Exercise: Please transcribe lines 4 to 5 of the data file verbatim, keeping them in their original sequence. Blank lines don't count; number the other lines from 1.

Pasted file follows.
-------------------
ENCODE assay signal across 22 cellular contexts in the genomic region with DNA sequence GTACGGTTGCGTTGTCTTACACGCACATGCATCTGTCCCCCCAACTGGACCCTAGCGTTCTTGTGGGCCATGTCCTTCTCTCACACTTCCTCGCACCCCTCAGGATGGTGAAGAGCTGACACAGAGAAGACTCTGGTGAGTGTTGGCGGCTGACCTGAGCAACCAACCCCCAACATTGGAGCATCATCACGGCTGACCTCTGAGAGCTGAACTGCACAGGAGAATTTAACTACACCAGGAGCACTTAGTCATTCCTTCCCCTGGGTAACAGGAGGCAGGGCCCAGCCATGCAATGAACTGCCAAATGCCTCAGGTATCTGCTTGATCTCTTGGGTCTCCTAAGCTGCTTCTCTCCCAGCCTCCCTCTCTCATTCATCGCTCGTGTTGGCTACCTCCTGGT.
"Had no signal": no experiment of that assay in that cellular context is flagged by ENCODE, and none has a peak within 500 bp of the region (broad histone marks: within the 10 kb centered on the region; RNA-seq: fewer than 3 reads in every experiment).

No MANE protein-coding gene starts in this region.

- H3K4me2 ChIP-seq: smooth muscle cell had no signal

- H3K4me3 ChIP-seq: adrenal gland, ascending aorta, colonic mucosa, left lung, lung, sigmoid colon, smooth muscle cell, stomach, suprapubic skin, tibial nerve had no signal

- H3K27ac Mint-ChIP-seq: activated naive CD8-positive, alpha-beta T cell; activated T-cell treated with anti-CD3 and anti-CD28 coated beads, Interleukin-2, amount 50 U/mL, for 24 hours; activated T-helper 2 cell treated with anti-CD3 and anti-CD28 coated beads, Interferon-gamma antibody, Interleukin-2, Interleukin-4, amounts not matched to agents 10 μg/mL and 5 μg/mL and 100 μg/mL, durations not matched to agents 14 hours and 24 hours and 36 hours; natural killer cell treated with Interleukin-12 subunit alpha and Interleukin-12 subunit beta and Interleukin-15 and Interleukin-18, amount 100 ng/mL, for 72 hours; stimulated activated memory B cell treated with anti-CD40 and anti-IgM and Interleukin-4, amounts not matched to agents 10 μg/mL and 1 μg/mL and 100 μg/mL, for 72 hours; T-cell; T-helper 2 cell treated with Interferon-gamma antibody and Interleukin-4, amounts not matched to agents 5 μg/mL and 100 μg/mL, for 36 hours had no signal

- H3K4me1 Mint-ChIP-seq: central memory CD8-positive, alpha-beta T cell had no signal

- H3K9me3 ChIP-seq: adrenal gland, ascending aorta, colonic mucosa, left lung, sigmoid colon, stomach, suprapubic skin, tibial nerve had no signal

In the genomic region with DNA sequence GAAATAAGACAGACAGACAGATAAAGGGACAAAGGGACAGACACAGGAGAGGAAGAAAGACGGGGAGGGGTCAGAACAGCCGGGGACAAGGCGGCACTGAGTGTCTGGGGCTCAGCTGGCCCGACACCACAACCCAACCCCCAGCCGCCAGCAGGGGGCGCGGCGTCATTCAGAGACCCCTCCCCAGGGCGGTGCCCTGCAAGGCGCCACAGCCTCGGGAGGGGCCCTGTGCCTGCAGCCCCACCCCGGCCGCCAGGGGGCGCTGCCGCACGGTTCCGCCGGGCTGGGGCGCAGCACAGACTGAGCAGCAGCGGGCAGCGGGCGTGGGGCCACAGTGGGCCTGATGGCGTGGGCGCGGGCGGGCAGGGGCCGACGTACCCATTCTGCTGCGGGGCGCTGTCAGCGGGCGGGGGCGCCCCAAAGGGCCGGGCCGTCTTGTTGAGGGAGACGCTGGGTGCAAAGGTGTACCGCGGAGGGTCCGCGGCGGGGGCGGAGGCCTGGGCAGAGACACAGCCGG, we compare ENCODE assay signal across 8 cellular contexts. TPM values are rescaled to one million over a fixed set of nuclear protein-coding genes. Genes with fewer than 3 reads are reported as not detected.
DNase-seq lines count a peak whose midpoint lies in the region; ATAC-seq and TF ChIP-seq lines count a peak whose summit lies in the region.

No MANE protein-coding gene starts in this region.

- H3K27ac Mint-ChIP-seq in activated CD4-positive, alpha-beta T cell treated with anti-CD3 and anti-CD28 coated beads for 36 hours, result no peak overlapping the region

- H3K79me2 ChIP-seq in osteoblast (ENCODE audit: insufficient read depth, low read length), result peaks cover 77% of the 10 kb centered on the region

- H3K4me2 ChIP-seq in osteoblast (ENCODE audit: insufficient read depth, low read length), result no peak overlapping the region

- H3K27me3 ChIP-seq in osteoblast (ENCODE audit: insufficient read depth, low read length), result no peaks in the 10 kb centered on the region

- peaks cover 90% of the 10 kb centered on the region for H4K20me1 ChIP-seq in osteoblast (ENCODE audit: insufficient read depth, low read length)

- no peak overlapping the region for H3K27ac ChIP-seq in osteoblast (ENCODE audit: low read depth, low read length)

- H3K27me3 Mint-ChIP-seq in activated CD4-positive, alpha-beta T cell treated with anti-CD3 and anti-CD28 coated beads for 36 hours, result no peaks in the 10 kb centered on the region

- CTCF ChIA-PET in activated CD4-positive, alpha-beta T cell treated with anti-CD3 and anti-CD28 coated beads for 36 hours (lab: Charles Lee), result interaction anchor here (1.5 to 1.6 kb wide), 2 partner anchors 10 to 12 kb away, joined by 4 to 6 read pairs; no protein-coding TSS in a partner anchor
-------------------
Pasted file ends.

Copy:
- H3K4me2 ChIP-seq: smooth muscle cell had no signal

- H3K4me3 ChIP-seq: adrenal gland, ascending aorta, colonic mucosa, left lung, lung, sigmoid colon, smooth muscle cell, stomach, suprapubic skin, tibial nerve had no signal